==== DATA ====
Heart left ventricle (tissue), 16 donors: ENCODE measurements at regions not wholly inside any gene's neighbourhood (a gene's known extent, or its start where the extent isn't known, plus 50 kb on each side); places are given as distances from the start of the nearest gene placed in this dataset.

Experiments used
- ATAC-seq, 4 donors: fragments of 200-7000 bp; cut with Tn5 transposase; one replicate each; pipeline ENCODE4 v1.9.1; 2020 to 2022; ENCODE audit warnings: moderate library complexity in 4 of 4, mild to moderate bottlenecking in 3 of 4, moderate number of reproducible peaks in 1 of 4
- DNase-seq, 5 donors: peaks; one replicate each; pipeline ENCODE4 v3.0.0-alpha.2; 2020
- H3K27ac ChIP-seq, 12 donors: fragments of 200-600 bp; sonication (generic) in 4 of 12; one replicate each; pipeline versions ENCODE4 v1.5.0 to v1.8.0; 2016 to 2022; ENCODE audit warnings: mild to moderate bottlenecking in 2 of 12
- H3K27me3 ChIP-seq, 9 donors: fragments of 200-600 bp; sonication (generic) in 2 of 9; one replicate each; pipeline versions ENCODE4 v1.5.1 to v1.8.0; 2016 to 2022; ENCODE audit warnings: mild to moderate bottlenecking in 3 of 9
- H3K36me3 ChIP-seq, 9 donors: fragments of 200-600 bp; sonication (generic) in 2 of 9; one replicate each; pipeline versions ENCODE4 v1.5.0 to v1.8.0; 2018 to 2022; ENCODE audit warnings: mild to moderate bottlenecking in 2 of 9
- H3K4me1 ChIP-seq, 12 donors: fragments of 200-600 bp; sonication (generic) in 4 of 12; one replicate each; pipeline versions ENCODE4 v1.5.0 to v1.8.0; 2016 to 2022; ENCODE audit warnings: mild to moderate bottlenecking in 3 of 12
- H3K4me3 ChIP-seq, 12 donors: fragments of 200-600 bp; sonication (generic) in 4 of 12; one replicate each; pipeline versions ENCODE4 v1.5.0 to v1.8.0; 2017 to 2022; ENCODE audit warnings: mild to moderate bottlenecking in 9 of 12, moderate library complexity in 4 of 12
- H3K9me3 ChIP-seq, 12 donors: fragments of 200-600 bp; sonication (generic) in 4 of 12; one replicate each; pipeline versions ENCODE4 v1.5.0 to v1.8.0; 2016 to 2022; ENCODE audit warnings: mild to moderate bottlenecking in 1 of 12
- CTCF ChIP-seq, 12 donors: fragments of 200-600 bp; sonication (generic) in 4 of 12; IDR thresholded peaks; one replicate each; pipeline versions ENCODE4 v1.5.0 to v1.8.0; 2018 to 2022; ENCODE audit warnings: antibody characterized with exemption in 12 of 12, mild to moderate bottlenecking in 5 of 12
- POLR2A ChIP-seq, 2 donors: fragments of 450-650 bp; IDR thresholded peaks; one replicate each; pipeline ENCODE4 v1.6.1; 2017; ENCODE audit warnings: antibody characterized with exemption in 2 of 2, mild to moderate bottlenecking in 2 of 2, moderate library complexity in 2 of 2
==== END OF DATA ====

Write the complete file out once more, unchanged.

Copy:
Heart left ventricle (tissue), 16 donors: ENCODE measurements at regions not wholly inside any gene's neighbourhood (a gene's known extent, or its start where the extent isn't known, plus 50 kb on each side); places are given as distances from the start of the nearest gene placed in this dataset.

Experiments used
- ATAC-seq, 4 donors: fragments of 200-7000 bp; cut with Tn5 transposase; one replicate each; pipeline ENCODE4 v1.9.1; 2020 to 2022; ENCODE audit warnings: moderate library complexity in 4 of 4, mild to moderate bottlenecking in 3 of 4, moderate number of reproducible peaks in 1 of 4
- DNase-seq, 5 donors: peaks; one replicate each; pipeline ENCODE4 v3.0.0-alpha.2; 2020
- H3K27ac ChIP-seq, 12 donors: fragments of 200-600 bp; sonication (generic) in 4 of 12; one replicate each; pipeline versions ENCODE4 v1.5.0 to v1.8.0; 2016 to 2022; ENCODE audit warnings: mild to moderate bottlenecking in 2 of 12
- H3K27me3 ChIP-seq, 9 donors: fragments of 200-600 bp; sonication (generic) in 2 of 9; one replicate each; pipeline versions ENCODE4 v1.5.1 to v1.8.0; 2016 to 2022; ENCODE audit warnings: mild to moderate bottlenecking in 3 of 9
- H3K36me3 ChIP-seq, 9 donors: fragments of 200-600 bp; sonication (generic) in 2 of 9; one replicate each; pipeline versions ENCODE4 v1.5.0 to v1.8.0; 2018 to 2022; ENCODE audit warnings: mild to moderate bottlenecking in 2 of 9
- H3K4me1 ChIP-seq, 12 donors: fragments of 200-600 bp; sonication (generic) in 4 of 12; one replicate each; pipeline versions ENCODE4 v1.5.0 to v1.8.0; 2016 to 2022; ENCODE audit warnings: mild to moderate bottlenecking in 3 of 12
- H3K4me3 ChIP-seq, 12 donors: fragments of 200-600 bp; sonication (generic) in 4 of 12; one replicate each; pipeline versions ENCODE4 v1.5.0 to v1.8.0; 2017 to 2022; ENCODE audit warnings: mild to moderate bottlenecking in 9 of 12, moderate library complexity in 4 of 12
- H3K9me3 ChIP-seq, 12 donors: fragments of 200-600 bp; sonication (generic) in 4 of 12; one replicate each; pipeline versions ENCODE4 v1.5.0 to v1.8.0; 2016 to 2022; ENCODE audit warnings: mild to moderate bottlenecking in 1 of 12
- CTCF ChIP-seq, 12 donors: fragments of 200-600 bp; sonication (generic) in 4 of 12; IDR thresholded peaks; one replicate each; pipeline versions ENCODE4 v1.5.0 to v1.8.0; 2018 to 2022; ENCODE audit warnings: antibody characterized with exemption in 12 of 12, mild to moderate bottlenecking in 5 of 12
- POLR2A ChIP-seq, 2 donors: fragments of 450-650 bp; IDR thresholded peaks; one replicate each; pipeline ENCODE4 v1.6.1; 2017; ENCODE audit warnings: antibody characterized with exemption in 2 of 2, mild to moderate bottlenecking in 2 of 2, moderate library complexity in 2 of 2